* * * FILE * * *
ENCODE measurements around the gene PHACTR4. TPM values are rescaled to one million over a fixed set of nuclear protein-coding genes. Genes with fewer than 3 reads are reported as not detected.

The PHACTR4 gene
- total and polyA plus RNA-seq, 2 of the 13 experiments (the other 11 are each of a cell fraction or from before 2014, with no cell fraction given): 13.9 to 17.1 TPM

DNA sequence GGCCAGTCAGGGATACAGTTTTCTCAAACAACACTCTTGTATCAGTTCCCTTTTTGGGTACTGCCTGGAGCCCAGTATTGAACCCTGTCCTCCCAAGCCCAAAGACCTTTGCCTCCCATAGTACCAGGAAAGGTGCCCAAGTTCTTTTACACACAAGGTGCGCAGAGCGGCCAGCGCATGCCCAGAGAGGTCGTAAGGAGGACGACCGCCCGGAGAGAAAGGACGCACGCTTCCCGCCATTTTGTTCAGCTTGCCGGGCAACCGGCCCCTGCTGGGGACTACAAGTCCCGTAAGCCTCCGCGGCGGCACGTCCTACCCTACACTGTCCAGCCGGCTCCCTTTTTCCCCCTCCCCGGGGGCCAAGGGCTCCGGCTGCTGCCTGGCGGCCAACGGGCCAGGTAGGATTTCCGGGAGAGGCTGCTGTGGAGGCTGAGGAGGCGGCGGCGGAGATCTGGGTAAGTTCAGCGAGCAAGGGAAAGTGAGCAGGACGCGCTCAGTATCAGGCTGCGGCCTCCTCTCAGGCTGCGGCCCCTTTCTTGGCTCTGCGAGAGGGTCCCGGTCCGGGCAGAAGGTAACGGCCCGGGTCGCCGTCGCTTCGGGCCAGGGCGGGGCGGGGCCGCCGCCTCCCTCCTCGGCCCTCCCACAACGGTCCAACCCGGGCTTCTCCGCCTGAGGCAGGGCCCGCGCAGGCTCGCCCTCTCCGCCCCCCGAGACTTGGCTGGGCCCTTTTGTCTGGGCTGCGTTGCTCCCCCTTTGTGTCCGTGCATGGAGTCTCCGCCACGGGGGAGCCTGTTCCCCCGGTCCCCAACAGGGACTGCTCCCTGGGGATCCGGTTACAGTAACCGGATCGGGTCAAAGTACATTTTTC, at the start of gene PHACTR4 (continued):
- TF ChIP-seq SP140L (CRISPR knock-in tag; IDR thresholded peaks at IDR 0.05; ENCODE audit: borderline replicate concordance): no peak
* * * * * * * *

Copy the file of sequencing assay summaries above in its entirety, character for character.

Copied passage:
ENCODE measurements around the gene PHACTR4. TPM values are rescaled to one million over a fixed set of nuclear protein-coding genes. Genes with fewer than 3 reads are reported as not detected.

The PHACTR4 gene
- total and polyA plus RNA-seq, 2 of the 13 experiments (the other 11 are each of a cell fraction or from before 2014, with no cell fraction given): 13.9 to 17.1 TPM

DNA sequence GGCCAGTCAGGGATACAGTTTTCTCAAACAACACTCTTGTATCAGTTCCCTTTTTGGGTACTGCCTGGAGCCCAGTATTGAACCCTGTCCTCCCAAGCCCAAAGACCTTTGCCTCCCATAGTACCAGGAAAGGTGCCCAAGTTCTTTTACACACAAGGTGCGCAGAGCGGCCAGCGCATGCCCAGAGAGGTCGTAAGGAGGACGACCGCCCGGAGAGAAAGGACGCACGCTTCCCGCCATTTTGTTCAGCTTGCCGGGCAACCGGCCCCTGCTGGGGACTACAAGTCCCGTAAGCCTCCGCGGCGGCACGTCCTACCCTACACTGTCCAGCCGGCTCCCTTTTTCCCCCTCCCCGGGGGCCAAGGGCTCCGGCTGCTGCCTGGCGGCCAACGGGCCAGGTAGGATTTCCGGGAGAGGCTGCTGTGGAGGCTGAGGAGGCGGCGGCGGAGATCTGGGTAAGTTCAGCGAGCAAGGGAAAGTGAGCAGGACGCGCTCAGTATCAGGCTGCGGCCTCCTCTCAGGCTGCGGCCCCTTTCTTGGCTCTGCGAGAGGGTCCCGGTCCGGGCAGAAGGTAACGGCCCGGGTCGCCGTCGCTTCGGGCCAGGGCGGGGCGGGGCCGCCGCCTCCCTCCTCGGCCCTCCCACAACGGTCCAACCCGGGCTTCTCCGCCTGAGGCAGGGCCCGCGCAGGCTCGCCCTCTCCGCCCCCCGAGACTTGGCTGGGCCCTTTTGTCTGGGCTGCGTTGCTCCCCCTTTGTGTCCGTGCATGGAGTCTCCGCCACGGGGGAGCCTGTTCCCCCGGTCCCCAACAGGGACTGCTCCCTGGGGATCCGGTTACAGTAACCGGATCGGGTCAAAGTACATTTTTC, at the start of gene PHACTR4 (continued):
- TF ChIP-seq SP140L (CRISPR knock-in tag; IDR thresholded peaks at IDR 0.05; ENCODE audit: borderline replicate concordance): no peak